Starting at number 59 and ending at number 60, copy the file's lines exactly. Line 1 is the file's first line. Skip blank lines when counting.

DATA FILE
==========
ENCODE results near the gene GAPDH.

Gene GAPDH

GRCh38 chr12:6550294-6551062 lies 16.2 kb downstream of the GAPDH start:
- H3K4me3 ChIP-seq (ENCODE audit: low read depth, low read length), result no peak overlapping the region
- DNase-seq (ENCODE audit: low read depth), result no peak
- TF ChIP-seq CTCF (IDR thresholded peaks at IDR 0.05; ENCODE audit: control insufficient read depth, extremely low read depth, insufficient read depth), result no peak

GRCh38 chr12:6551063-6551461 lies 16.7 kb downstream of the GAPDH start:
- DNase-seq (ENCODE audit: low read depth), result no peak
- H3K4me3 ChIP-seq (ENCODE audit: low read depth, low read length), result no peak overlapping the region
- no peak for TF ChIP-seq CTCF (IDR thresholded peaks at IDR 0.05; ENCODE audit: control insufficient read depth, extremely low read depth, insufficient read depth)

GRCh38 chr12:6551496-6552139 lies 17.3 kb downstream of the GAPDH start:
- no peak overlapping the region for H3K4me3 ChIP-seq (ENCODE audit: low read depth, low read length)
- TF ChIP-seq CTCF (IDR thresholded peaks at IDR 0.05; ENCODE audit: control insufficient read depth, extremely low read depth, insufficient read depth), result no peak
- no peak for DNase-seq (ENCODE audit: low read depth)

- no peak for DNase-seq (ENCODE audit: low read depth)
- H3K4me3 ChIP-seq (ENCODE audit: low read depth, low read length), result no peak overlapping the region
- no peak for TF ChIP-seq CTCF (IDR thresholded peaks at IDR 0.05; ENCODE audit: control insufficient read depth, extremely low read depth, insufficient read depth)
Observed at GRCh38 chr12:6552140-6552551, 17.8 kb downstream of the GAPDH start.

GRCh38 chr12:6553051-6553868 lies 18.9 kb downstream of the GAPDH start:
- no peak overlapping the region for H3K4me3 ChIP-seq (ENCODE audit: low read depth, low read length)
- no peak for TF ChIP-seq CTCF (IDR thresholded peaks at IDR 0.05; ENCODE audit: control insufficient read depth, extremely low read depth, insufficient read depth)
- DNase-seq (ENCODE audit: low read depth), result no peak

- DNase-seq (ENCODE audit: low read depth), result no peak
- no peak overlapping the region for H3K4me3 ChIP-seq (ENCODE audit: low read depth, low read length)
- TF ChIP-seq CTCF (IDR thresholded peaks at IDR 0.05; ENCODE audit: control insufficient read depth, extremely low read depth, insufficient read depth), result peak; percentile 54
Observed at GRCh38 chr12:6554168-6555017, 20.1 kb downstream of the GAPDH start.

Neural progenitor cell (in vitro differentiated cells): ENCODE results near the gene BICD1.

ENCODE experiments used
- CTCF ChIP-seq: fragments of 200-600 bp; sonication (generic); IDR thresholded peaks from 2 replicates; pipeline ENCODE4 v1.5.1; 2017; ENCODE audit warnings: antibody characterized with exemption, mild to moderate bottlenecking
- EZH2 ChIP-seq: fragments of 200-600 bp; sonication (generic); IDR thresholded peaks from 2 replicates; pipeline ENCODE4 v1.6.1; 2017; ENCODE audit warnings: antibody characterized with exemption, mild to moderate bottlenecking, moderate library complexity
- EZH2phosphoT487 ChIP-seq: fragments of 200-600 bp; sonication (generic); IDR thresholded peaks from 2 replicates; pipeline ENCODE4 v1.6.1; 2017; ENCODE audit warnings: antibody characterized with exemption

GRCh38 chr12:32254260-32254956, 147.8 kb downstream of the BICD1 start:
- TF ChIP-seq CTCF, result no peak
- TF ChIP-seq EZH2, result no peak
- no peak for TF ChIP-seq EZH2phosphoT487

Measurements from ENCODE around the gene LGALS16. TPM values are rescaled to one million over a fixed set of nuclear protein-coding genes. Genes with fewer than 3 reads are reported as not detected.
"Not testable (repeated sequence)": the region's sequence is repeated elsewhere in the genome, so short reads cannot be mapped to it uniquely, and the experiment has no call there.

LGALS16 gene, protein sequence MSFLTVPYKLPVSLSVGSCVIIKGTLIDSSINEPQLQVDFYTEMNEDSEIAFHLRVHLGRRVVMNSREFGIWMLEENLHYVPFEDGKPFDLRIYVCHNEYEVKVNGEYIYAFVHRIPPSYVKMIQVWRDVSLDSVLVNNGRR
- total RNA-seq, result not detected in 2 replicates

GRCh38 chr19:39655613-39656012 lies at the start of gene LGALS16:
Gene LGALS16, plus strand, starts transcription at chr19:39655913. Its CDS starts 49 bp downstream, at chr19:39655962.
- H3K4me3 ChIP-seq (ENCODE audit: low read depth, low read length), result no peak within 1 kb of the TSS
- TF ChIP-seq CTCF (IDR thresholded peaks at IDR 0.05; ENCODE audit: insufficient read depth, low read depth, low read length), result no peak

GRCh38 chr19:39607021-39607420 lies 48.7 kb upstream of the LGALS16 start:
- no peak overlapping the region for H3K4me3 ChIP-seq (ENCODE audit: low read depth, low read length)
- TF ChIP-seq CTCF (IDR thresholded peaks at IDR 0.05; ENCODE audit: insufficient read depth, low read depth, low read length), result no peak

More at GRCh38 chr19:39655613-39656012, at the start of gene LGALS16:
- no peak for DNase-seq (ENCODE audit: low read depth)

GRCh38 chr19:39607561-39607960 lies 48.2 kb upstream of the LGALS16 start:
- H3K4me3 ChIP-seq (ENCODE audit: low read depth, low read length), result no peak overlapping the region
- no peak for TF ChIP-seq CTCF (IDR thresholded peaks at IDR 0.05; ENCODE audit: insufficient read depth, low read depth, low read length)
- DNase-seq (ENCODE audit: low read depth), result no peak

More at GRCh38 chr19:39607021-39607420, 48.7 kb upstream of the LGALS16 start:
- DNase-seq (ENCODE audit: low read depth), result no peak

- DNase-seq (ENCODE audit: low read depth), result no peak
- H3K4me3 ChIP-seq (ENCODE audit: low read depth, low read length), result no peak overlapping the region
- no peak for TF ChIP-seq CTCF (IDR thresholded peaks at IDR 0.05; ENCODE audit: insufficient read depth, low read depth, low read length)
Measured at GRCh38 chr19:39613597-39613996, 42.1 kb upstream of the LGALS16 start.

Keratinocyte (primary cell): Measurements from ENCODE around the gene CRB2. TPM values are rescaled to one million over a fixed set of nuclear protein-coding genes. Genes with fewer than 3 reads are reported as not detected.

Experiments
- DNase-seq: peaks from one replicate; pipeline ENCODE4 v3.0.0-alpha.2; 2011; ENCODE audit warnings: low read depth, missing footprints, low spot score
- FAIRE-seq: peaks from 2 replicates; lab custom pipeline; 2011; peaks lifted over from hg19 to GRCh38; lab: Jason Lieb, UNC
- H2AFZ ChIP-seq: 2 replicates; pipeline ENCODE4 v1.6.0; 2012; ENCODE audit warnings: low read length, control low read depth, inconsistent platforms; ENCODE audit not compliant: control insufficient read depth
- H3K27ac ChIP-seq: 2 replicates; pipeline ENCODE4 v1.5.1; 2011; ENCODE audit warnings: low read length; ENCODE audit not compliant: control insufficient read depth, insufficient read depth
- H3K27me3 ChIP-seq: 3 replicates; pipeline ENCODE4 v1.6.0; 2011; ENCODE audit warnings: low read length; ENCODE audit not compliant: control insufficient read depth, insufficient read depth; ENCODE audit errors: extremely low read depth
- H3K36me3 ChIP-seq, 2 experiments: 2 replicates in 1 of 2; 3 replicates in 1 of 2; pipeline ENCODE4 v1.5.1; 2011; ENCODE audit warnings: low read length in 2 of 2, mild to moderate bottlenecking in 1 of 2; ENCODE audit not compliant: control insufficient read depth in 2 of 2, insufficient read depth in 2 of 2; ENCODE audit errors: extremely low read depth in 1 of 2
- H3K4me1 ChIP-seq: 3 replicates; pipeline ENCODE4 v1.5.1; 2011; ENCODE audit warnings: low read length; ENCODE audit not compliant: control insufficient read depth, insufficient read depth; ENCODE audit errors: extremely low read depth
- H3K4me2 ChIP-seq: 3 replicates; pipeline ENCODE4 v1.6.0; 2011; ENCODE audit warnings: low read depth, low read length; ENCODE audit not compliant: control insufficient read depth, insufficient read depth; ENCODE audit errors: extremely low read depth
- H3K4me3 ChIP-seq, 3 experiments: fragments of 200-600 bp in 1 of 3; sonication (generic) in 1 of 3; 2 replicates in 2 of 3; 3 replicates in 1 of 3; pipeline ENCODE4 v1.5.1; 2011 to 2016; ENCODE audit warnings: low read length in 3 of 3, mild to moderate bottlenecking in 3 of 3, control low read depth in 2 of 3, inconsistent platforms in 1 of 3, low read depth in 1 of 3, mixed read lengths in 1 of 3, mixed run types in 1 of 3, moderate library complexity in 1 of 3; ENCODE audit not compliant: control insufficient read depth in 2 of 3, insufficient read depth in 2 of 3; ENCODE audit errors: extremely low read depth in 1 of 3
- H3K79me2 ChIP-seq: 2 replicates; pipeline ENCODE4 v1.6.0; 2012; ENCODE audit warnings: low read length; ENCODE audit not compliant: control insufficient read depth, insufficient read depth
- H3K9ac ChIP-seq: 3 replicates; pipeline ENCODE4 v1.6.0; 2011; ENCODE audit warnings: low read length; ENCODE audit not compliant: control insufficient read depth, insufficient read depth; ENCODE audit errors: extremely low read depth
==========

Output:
Keratinocyte (primary cell): Measurements from ENCODE around the gene CRB2. TPM values are rescaled to one million over a fixed set of nuclear protein-coding genes. Genes with fewer than 3 reads are reported as not detected.

Experiments